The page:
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Saturday, December 25, 2021

Siege of Limerick 1691 : Thomond Bridge (Part 2)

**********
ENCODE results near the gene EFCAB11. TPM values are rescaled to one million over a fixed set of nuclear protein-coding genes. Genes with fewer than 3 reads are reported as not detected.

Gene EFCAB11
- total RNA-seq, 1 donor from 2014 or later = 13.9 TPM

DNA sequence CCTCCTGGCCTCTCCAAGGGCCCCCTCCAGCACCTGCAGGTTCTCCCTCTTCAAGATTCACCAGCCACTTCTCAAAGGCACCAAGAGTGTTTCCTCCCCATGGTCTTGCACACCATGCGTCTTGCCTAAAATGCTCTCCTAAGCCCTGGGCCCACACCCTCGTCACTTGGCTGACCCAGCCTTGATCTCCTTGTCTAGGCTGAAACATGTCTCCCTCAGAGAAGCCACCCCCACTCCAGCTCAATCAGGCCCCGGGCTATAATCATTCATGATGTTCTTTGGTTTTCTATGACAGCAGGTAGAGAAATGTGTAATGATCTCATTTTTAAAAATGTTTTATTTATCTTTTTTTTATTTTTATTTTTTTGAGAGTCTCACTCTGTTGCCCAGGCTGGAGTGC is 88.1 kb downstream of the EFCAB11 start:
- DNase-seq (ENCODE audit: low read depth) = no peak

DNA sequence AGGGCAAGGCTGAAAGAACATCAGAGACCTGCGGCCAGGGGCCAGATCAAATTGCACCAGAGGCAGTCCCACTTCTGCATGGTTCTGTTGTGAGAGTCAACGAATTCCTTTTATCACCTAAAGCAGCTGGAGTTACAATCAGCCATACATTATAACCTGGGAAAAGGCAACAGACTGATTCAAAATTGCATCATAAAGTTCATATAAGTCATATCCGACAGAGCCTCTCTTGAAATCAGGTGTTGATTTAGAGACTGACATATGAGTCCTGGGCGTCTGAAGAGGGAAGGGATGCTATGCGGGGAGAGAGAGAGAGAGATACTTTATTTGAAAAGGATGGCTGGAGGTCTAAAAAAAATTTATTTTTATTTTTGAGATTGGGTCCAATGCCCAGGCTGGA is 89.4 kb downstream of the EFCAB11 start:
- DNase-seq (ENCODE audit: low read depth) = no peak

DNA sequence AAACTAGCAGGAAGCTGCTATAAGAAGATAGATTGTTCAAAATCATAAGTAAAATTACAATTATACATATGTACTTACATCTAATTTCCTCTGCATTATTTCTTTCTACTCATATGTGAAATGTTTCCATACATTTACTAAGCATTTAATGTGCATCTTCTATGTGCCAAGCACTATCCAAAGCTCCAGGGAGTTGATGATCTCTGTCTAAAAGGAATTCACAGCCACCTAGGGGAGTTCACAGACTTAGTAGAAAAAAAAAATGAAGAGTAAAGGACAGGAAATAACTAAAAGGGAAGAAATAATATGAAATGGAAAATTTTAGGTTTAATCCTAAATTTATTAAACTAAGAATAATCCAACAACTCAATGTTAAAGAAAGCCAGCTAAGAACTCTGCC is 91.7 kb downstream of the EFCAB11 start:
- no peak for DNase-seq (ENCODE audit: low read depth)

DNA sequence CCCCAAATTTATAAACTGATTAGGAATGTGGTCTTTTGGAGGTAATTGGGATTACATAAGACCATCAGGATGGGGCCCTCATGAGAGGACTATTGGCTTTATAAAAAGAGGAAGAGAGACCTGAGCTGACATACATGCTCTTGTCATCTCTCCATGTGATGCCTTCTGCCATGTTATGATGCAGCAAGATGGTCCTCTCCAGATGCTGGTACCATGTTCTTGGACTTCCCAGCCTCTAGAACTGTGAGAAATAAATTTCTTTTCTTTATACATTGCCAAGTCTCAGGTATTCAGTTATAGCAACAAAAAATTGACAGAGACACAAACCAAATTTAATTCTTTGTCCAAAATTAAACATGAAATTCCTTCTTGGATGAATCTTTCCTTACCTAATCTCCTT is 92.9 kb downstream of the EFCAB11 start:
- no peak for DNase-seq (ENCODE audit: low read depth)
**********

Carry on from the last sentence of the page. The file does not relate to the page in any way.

The Thomond Bridge was defended by two forts and covered by fire from Limerick's batteries. These obstacles held up General Ginkel's advance for some time. On 22 September, Colonel Zachariah Tiffin led the grenadiers of Ginkel's army and stormed the forts supported by regiments of foot that included Tiffin's Inniskillings. The Jacobite defenders of the forts retreated to the city drawbridge where, because it had already been raised, they were decimated; it was said that the dead lay ‘in heaps higher than the parapet of the bridge’. That same evening, negotiations for the terms of surrender began and Tiffin entered the city as one of the 'hostages' sent pending the conclusion of negotiations. The city capitulated on 3 October, and the Treaty of Limerick concluded the three-year campaign in Ireland by King William's III's army against King James II's now defeated Franco-Irish army. Thus ended, what the Irish titled, the ‘War of The Two Kings’ (Cogadh an Dรก Rรญ), a war concluded by a treaty whose soon-broken civil articles would have a profound effect on the future of Ireland for centuries to follow. General Patrick Sarsfield would leave Ireland, under the terms of the military articles agreed in the treaty, with a Jacobite army of some 14,000 men (including families and children) and arms and be transported to France to join King James, leaving behind around 2,500 soldiers, who returned to their homes, and a further 1,000 who joined William’s army (https://www.royal-irish.com/events/inniskilling-foot-enters-limerick).The battle model is presented at King John Castle's museum in Limerick (Ireland). 

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